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Press Release No. 05/70
March 29, 2005
International Monetary Fund
700 19th Street, NW
Washington, D.C. 20431 USA

IMF Executive Board Completes Fourth Review Under Stand-By Arrangement for Paraguay

The Executive Board of the International Monetary Fund (IMF) completed the fourth review under an SDR 50 million (about US$ 75.6 million) Stand-By Arrangement for Paraguay, originally approved on December 15, 2003 for 15 months (see Press Release No. 03/218), and extended through September 30, 2005 on December 20, 2004 (see Press Release No. 04/271).

In completing the review, the Executive Board also granted waivers for the nonobservance of one quantitative performance criterion and one continuous performance criterion. The completion of this review makes a further amount equivalent to SDR 3 million (about US$4.5 million) immediately available to Paraguay. However, Paraguay has not made any drawings under the arrangement so far, and the authorities have indicated that they will continue to treat it as precautionary.

The Executive Board has also determined that, on the basis of the corrective measures already undertaken, no further remedial action is required with respect to Paraguay's delayed report on arrears and its obligation to provide information under Article VIII, Section 5 of the Fund's Articles of Agreement.

Following the Executive Board's discussion of Paraguay's economic performance, Mr. Takatoshi Kato, Deputy Managing Director and Acting Chair, said:

"Paraguay's overall performance under the program continues to be strong. Prudent macroeconomic policies have been maintained and structural reform has been reinvigorated after the extension of the Stand-By Arrangement.

"Paraguay's macroeconomic situation has been better than envisaged under the program. Real GDP growth accelerated to almost 3 percent in 2004 despite a drought, the highest growth rate in a decade, while inflation fell below 3 percent, the lowest inflation rate in three decades. The overall fiscal position of the central government has been brought back into surplus, confidence in the banking system has returned, and the foreign exchange market has broadly stabilized. However, unemployment and poverty levels remain high, underscoring the importance of pressing ahead with the reform agenda.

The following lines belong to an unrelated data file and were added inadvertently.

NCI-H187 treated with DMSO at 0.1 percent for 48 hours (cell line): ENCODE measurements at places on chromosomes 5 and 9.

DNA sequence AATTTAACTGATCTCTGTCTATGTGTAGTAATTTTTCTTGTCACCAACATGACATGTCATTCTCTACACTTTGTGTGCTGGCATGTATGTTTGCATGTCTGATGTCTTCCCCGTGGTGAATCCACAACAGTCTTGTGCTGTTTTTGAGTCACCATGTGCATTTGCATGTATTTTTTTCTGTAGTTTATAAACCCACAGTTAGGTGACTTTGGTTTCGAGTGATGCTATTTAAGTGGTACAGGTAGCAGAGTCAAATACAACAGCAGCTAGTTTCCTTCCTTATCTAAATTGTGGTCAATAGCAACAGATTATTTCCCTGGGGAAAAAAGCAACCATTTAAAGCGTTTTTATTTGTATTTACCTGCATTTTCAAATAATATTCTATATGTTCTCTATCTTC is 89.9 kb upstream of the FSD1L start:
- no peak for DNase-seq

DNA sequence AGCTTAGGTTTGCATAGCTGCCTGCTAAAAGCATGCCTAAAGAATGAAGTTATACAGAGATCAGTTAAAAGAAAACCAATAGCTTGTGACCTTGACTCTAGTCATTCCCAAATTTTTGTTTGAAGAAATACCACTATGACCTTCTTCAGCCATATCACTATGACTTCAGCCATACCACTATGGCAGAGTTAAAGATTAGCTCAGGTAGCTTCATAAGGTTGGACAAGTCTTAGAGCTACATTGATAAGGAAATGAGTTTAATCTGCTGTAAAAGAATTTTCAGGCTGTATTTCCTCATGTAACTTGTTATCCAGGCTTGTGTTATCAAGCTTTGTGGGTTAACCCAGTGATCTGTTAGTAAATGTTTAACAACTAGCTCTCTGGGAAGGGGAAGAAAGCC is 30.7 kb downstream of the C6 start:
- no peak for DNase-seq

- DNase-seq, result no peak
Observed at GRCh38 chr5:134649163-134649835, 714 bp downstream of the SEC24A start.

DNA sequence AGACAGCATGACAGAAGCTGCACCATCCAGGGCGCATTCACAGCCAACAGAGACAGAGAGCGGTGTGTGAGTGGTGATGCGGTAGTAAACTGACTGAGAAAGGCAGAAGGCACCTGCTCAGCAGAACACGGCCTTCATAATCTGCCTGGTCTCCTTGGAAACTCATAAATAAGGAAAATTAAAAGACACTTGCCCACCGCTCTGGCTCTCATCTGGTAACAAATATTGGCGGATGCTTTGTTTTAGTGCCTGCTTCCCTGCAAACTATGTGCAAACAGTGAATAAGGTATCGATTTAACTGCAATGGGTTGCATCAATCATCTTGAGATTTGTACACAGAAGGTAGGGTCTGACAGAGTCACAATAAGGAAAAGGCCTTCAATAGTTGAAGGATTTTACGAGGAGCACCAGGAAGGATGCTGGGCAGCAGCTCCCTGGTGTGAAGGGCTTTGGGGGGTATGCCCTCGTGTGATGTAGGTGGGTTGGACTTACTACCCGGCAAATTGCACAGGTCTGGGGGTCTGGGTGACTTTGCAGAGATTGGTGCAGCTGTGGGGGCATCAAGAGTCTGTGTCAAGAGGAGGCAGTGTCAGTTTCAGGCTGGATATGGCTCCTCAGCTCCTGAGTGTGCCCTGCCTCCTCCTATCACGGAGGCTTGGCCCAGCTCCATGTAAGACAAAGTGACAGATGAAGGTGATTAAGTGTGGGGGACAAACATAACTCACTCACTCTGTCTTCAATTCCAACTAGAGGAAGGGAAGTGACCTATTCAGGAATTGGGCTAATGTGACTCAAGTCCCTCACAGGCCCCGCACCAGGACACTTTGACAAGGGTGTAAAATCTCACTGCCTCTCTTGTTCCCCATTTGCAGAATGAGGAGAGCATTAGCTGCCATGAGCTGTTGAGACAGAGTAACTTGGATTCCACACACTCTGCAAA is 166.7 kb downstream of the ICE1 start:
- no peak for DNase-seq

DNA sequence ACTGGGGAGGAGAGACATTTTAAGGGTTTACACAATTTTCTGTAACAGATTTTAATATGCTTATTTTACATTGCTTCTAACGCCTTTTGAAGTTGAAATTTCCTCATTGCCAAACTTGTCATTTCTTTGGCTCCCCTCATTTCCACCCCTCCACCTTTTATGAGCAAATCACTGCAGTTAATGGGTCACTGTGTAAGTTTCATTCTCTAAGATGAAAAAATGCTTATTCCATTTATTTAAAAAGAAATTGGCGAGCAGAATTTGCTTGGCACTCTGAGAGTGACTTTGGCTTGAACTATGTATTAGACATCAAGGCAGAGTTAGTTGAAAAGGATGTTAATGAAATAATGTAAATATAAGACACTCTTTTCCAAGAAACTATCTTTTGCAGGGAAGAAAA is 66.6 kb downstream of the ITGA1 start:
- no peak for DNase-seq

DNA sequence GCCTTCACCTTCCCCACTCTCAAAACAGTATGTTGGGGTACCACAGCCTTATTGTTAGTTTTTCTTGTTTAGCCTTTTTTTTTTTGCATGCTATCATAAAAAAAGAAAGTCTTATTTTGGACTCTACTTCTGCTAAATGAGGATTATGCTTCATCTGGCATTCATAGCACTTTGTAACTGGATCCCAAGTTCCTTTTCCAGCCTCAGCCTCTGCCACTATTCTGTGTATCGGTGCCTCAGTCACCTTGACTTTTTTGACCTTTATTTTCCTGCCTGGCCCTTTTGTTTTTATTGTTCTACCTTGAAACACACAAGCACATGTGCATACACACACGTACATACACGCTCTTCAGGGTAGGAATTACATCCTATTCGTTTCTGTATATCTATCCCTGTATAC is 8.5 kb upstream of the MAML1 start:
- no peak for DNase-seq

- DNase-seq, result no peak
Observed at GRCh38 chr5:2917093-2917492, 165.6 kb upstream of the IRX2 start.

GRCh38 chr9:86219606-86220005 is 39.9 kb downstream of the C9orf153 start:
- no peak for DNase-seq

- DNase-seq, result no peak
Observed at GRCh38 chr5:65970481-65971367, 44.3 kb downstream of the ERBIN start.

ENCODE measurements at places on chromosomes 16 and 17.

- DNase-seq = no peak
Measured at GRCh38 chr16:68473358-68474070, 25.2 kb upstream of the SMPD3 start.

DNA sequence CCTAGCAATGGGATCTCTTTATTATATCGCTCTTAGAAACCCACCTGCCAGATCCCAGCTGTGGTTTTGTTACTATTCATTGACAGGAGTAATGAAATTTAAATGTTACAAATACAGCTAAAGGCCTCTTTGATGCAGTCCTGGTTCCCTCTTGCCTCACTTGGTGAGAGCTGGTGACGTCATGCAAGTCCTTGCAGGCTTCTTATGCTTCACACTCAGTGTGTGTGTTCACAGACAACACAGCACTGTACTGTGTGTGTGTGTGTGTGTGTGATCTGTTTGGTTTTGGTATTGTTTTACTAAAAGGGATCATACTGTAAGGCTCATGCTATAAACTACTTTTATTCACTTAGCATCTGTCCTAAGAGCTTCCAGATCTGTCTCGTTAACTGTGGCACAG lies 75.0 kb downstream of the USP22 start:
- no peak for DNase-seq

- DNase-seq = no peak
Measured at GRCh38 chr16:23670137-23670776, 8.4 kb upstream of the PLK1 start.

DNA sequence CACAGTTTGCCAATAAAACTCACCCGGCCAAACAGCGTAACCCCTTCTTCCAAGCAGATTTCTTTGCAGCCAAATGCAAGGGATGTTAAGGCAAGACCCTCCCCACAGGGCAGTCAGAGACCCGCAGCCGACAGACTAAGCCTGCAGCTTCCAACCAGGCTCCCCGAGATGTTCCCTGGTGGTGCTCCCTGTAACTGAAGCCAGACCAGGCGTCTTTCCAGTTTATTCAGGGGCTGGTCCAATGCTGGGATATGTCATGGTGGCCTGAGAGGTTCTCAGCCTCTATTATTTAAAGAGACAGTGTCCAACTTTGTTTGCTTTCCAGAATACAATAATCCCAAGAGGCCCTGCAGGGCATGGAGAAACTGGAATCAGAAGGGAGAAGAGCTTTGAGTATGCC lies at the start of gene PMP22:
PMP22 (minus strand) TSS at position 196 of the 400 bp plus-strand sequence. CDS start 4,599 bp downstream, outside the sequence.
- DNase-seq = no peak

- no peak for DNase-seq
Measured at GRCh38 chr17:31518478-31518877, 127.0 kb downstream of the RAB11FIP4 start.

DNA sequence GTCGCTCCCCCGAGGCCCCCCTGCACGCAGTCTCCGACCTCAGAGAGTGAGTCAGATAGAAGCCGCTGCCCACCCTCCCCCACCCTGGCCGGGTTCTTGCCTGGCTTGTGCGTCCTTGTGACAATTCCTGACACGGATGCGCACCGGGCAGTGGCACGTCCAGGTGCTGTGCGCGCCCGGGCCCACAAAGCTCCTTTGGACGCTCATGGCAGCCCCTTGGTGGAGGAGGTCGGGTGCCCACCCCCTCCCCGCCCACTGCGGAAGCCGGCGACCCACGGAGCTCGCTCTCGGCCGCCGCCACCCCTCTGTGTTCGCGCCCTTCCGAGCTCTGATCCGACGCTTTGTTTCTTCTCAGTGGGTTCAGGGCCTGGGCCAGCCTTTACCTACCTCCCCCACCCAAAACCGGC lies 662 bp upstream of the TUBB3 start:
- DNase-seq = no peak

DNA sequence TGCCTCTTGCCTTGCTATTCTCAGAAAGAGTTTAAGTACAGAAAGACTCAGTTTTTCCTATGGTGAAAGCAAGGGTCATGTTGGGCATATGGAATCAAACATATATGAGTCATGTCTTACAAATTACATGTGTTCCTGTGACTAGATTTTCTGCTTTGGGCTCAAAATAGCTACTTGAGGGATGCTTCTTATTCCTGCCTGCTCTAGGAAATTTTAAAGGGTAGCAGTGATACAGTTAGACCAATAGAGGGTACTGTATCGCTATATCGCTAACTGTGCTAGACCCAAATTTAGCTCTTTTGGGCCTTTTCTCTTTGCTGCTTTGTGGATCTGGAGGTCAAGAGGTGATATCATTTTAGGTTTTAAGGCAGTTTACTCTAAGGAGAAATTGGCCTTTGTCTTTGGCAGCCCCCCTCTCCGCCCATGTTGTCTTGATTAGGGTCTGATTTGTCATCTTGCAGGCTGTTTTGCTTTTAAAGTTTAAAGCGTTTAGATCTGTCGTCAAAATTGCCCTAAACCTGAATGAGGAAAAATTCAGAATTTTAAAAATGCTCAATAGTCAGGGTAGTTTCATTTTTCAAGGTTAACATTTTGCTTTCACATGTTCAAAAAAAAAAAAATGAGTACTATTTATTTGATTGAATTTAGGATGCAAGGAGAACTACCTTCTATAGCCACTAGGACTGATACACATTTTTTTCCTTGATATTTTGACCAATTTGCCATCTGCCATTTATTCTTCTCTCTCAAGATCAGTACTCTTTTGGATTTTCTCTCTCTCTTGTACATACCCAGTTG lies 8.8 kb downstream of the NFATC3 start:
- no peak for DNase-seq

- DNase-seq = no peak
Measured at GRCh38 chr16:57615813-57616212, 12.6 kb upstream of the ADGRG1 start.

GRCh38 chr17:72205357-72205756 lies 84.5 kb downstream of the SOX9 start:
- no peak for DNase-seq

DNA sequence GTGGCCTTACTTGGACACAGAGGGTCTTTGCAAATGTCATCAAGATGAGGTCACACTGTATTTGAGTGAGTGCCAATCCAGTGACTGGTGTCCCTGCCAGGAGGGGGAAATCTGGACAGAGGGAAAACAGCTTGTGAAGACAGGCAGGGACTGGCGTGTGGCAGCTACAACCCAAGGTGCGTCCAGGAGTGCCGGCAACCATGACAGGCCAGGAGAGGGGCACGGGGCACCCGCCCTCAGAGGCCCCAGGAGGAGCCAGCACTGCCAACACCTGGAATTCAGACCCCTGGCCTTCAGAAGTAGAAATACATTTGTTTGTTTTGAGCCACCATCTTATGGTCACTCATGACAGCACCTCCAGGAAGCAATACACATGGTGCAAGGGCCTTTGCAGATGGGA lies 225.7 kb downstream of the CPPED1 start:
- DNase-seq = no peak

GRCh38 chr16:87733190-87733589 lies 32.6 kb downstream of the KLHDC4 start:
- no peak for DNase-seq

"The main challenges for 2005 will be to maintain fiscal discipline and move forward the structural reform agenda. On fiscal policy, it will be key that the authorities implement the budget in line with the program, notwithstanding the higher spending implicit in the congressionally approved budget, while using higher projected revenues for a significant increase in capital expenditure in needed infrastructure.

"The fiscal outlook has improved, partly reflecting the congressional passage of the fiscal adjustment law (FAL). At the core of these efforts are the significant improvements in tax administration in the internal revenue service and customs. These gains should be consolidated through institutional strengthening.

"Monetary policy has succeeded in containing inflation while allowing for rapid reserve accumulation. However, further strengthening is required to consolidate inflation performance. The authorities' decision to start implementing the recommendations of the IMF's Monetary and Financial Systems Department is welcome. However, further reforms at the Central Bank will be necessary to strengthen monetary management and build on the success of 2004.

"The structural reform agenda remains ambitious but feasible. Performance has improved after some delays at the end of 2004. The authorities remain committed to the reform agenda and considerable progress has been made in the first quarter of 2005. A particularly important step has been the approval of the second-tier public banking law by the Senate. Looking ahead, the authorities would need to reinforce their commitment to reform by further advancing with the difficult task of restructuring the National Development Bank (BNF). It will also be important to strengthen governance and the climate for private investment to allow the economy to reach its full growth potential.

"With respect to Paraguay's obligation to provide information under Article VIII, Section 5 of the Fund's Articles of Agreement in connection with the delayed reports on arrears, Directors determined that, on the basis of the corrective measures already undertaken, no further remedial action is required," Mr. Kato said.




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